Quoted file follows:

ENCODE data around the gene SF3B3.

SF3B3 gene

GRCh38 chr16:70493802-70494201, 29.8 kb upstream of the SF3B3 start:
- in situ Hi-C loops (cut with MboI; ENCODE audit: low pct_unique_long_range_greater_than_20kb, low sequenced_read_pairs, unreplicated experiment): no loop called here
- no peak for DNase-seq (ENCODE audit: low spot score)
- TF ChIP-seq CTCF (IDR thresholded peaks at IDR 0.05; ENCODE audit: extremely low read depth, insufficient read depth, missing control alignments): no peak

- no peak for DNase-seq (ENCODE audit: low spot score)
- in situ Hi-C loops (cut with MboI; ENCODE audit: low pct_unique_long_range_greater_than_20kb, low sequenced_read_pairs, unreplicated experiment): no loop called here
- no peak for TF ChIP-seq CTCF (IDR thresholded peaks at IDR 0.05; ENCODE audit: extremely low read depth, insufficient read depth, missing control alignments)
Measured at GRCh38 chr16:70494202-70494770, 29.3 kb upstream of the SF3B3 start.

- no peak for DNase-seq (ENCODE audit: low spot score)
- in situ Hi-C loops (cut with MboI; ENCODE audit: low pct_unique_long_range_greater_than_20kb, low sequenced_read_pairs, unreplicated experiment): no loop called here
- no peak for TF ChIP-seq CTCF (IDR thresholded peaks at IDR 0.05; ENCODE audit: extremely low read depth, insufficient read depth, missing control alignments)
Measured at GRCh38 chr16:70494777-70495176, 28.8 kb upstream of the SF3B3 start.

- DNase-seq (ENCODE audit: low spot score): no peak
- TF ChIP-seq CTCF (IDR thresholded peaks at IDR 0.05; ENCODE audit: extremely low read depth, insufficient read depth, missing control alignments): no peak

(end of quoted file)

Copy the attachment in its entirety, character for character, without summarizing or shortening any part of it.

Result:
ENCODE data around the gene SF3B3.

SF3B3 gene

GRCh38 chr16:70493802-70494201, 29.8 kb upstream of the SF3B3 start:
- in situ Hi-C loops (cut with MboI; ENCODE audit: low pct_unique_long_range_greater_than_20kb, low sequenced_read_pairs, unreplicated experiment): no loop called here
- no peak for DNase-seq (ENCODE audit: low spot score)
- TF ChIP-seq CTCF (IDR thresholded peaks at IDR 0.05; ENCODE audit: extremely low read depth, insufficient read depth, missing control alignments): no peak

- no peak for DNase-seq (ENCODE audit: low spot score)
- in situ Hi-C loops (cut with MboI; ENCODE audit: low pct_unique_long_range_greater_than_20kb, low sequenced_read_pairs, unreplicated experiment): no loop called here
- no peak for TF ChIP-seq CTCF (IDR thresholded peaks at IDR 0.05; ENCODE audit: extremely low read depth, insufficient read depth, missing control alignments)
Measured at GRCh38 chr16:70494202-70494770, 29.3 kb upstream of the SF3B3 start.

- no peak for DNase-seq (ENCODE audit: low spot score)
- in situ Hi-C loops (cut with MboI; ENCODE audit: low pct_unique_long_range_greater_than_20kb, low sequenced_read_pairs, unreplicated experiment): no loop called here
- no peak for TF ChIP-seq CTCF (IDR thresholded peaks at IDR 0.05; ENCODE audit: extremely low read depth, insufficient read depth, missing control alignments)
Measured at GRCh38 chr16:70494777-70495176, 28.8 kb upstream of the SF3B3 start.

- DNase-seq (ENCODE audit: low spot score): no peak
- TF ChIP-seq CTCF (IDR thresholded peaks at IDR 0.05; ENCODE audit: extremely low read depth, insufficient read depth, missing control alignments): no peak